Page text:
The Impact of the Revolution on Slavery
The American Revolution generated unprecedented debates about morality of slavery and its compatibility with the founding creeds of the new nation. Though the Revolution did not lead to abolition of slavery, it set off a process of both immediate and gradual emancipation in northern states. The South’s slave system suffered because of the war, which resulted in a decline in production and a loss of thousands of slaves to the British. Though a small number of slaveholders, particularly in Virginia, emancipated their slaves after the Revolution, slavery remained entrenched in the southern states and would only become more profitable and spread further to the west and south during the late eighteenth and into the nineteenth century.
In 1775, the year the Revolutionary War began, Quakers founded the world’s first antislavery society in Philadelphia, Pennsylvania. Quakers, also known as the Society of Friends, are a pacifist Christian sect that believe all humans possess an inner light, that God dwells inside everyone. Consequently, most Quakers have espoused historically controversial ideas of racial and gender equality, and viewed slavery as an immoral and dehumanizing institution, despite the fact that some Quakers still owned slaves before the Revolution. Following the Quaker’s example, at least thirteen of anti-slavery societies came into existence in America by 1788. (5)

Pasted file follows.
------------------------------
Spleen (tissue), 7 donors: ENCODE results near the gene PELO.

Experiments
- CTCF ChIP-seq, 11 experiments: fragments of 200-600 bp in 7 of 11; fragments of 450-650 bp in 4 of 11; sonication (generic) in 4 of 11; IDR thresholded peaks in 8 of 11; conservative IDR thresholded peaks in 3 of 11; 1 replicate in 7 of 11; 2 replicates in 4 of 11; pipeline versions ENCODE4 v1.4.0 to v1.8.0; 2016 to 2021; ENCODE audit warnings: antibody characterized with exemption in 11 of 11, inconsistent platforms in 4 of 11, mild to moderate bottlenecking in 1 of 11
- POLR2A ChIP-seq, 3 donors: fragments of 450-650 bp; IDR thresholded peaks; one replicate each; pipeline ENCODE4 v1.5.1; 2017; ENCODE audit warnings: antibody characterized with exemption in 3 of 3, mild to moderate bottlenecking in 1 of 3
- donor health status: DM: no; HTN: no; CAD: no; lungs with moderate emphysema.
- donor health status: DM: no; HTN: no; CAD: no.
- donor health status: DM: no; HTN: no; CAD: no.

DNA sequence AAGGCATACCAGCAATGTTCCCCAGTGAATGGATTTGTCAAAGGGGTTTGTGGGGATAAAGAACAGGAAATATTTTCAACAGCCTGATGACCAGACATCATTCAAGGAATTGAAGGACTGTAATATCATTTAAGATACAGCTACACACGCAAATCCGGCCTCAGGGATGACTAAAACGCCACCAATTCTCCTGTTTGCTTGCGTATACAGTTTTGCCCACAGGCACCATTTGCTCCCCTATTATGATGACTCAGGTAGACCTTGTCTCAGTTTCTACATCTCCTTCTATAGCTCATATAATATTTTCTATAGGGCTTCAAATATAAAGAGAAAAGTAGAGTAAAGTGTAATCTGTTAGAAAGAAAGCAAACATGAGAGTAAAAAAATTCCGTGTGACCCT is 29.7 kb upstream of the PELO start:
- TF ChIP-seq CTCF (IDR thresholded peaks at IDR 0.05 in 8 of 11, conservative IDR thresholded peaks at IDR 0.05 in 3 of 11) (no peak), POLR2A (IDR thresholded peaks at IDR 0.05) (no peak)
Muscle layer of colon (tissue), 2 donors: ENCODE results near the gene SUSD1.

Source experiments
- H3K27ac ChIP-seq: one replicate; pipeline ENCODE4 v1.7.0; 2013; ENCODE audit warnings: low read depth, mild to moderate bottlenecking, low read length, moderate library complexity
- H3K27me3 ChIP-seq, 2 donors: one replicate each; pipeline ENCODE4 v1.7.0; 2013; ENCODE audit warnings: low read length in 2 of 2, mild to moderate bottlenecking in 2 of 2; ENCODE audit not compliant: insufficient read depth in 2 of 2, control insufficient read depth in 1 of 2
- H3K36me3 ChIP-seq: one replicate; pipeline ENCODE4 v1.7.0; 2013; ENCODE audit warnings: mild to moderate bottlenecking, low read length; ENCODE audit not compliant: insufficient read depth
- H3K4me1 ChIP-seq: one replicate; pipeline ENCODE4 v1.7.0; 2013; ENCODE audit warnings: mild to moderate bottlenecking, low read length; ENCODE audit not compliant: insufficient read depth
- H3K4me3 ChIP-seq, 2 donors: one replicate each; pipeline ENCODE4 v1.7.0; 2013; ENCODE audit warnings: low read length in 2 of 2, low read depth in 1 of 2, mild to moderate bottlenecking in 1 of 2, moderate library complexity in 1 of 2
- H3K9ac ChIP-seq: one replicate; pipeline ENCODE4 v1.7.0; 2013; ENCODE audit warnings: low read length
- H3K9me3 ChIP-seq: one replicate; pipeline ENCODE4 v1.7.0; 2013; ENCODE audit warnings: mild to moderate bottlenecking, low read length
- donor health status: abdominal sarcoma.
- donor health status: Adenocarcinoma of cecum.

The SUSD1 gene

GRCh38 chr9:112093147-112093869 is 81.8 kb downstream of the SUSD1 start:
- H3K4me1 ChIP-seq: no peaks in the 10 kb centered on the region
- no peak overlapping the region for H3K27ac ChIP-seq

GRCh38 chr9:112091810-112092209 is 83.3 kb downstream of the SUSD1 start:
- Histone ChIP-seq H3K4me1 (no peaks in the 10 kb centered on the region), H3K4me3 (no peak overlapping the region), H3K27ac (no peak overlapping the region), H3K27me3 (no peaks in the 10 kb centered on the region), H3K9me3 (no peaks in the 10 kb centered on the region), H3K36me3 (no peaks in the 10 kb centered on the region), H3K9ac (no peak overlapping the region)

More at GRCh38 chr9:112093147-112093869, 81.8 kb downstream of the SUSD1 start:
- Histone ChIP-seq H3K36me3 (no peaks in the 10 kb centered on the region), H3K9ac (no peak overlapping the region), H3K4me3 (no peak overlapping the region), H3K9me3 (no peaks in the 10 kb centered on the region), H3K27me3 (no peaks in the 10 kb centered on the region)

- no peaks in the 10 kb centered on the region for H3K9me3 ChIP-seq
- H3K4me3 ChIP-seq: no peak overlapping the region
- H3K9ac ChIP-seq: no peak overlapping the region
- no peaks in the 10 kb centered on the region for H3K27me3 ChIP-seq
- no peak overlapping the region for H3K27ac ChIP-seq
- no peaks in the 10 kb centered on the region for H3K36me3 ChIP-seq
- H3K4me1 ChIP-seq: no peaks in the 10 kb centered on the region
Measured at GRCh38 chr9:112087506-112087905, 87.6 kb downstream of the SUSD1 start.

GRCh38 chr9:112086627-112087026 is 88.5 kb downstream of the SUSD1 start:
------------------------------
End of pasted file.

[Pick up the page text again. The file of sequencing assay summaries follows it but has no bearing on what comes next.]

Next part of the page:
The fight for liberty led some American slaveholders to free their slaves, and most northern states soon passed gradual emancipation laws. (2) In 1777, Vermont created a new state constitution that outlawed slavery making it first place in the New World to do so. Six years later, Massachusetts and New Hampshire also outlawed slavery through judicial decisions. Further to the south, Pennsylvania passed a law outlining a process of gradual emancipation that said that the children born after March 1, 1780 to mothers who were slaves would be considered indentured servants and be completely free from their masters when they turned 28. New York and New Jersey, where slavery was more prevalent, did not pass gradual emancipation laws until 1799 and 1804, respectively. (Davis, 2006) While the state of Delaware would not abolish slavery until the passage of the Thirteenth Amendment in 1865, 31 percent of its African American population were free by 1790 because of the anti-slavery activism of Quakers and Methodists. (Carson, 2019)
Some manumissions also occurred in the Upper South, most notably in Virginia. In 1782, near the end of the Revolution, the Virginia Assembly passed a law that removed restrictions on masters to free their slaves. The next year, the Assembly freed any slaves who had fought on behalf of the Continental Army during the war. These new laws led to the rapid growth of Virginia’s free black population. In 1780, there were 2,800 free black people and by 1810 there were 30,000 living in Virginia. Virginia also banned the foreign importation of slaves in 1778, though more out of fear of a growing black population and concern that a large surplus of slaves would diminish the market value of those the state’s slaveholders already owned. (Ford, 2009) (1)